Kroll Show: 10:30 Eastern Wednesdays, Comedy Central
“Try to watch the Kroll Show in one sitting. It’s impossible.” — A personal friend’s Facebook status.
When I read that statement, I wasn’t entirely sure that any half-hour show could be truly that awful. I was only half wrong. As a result, I took the chance last night to watch a replay of the first episode and watch the second one live.
The sketch show loosely operates under the basic format of the Harold, which is commonly used in long-form improvisation and involved three different scenes being accessed at 3 different points in time. Generally the idea of this format is that it allows for rapid-fire bouncing between multiple isolated scenes with the hope of branching them together towards the end of the production. The show also differs from standard issue sketch fare by relying on a large list of guest appearances (the most visible in the first two episodes being Jenny Slate, Ed Helms, and Andy Milonakis) as opposed to a standard repertory troupe.
The reason I mention the structure in this case is because it really shows a lot of what is wrong with Kroll Show. I feel that the one thing many of the bits lack is a form of escalation. This escalation is critical because the dissipated structure of the show makes many of the sketches feel longer than they actually are, so when they stay on the same one joke through all three beats, it makes the show seem interminable. This lack of escalation was particularly apparent in the Ref Jeff sketch from episode 1 where the entire joke revolved around a referee trying to go out for drinks with players, but the antics never got out of that very basic level.
The other main flaw of this show is it often prioritizes pushing recurring characters over better and well developed jokes. The first two episodes alone gave us a one-note valley girl publicist (Liz G.), a one note club sleazeball that you’d find in your average Jersey Shore/Long Island club (Bobby Bottleservice), the Ref Jeff character mentioned above, the Rich Jerks (which of all the characters on the show were the strongest because there was slightly more to these guys than “we’re rich, and we’re jerks”, and Dr. Armond, Canine Plastic Surgeon (which fell flat because there just isn’t much of a character there period).
The show shines in those rare moments where it moves away from Nick Kroll’s characters as the focus of sketches. In particular, the ChikClub ad at the beginning of episode two was hysterical, as they advertised a chicken sandwich so good that people would sell out their beliefs for it. Similarly, the Sex in the City (for Men) sketch was equally strong, with its juxtaposition of the bubbly salaciousness of Sex and the City for the incredibly mundane conversation pieces of Sex in the City (For Men) while interspersing increasingly ridiculous bumpers in the middle every 10 to 15 seconds.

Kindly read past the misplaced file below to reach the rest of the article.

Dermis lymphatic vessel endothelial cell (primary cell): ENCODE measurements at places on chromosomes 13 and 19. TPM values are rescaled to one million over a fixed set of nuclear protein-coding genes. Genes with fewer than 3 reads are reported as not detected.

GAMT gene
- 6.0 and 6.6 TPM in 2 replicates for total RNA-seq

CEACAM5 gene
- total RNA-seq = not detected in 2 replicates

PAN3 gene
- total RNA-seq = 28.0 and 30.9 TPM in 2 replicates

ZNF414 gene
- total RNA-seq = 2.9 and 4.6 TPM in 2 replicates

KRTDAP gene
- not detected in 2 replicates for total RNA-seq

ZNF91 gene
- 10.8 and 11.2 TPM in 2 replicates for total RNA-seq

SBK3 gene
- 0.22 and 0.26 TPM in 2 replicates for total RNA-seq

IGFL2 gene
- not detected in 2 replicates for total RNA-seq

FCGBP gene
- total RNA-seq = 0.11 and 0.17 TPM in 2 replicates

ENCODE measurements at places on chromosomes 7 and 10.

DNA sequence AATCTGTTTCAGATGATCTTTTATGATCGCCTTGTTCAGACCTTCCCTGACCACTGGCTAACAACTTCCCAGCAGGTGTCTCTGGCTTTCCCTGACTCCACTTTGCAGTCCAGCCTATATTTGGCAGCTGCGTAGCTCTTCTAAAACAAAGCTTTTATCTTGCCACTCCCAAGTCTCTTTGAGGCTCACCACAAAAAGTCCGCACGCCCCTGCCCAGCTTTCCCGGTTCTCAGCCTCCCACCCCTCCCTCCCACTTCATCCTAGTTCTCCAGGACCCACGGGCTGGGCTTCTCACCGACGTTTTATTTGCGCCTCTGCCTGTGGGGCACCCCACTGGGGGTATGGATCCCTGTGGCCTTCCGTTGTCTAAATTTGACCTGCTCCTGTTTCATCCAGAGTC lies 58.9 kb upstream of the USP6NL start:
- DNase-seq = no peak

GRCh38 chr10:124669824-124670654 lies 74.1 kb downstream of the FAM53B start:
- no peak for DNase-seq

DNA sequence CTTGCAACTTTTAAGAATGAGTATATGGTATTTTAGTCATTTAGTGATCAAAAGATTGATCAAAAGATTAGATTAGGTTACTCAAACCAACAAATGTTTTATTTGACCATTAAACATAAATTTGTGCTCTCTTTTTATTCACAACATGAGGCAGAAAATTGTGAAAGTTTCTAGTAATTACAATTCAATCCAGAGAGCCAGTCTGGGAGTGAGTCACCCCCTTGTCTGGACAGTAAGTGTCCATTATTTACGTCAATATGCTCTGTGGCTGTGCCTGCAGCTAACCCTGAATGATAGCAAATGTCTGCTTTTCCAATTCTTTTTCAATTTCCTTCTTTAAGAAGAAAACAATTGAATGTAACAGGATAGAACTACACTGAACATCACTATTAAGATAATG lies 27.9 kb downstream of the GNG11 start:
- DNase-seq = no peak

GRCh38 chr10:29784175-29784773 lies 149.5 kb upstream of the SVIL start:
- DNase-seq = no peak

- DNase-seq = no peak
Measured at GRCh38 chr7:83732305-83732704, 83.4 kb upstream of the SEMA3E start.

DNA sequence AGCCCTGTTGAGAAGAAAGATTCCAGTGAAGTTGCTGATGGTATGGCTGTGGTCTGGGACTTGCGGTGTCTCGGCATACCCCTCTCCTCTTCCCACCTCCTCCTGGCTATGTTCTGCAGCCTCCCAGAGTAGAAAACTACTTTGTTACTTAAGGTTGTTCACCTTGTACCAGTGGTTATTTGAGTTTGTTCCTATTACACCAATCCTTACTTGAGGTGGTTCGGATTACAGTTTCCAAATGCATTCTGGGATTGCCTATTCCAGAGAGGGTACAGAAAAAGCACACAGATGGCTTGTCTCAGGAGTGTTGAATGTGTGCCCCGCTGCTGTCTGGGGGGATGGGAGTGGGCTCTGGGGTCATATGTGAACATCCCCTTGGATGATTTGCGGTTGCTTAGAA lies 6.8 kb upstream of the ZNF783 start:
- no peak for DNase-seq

In general, the second episode seemed stronger than the first, though that may be because the Rich Dicks segment of the show escalated and twisted in a way that didn’t feel particularly trite (Rich guys need drugs, go to Mexico, get kidnapped, almost get killed, but then the head of the drug ring is one of the Rich Dicks’ friends from Manhattan so everyone goes home happy). The sketches also seemed to integrate together a little better (ChikClub found its’ way into all three main segments) I also happen to think that the writing seemed a little more focused (there was nothing that grated as badly as the argument in the PubLIZity sketch which devolved into full blown incoherence). Additionally, I find that the more that Jon Daly (the only consistent series regular besides Kroll) appears on the show, the funnier a sketch becomes, as he brings his trademark intensity and boorishness to every scene.
The Final Verdict: It’s not nearly as bad as my friend implied in the Facebook post at the top of the article, but it’s definitely not something I would go out of my way to watch unless it just happened to be on in the background while I was preoccupied with other tasks. The foundations for something greater are there, but the overemphasis on recurring characters was the sort of thing that also has turned me off to Saturday Night Live at points and that factor feels 100 times worse on Kroll Show. The end result is something middling and inconsistent, and if the show felt less like elongated versions of stand-up impersonations and more like the tight rapid-fire sketch show it aims to be it could be the perfect post-Workaholics anchor for Comedy Central.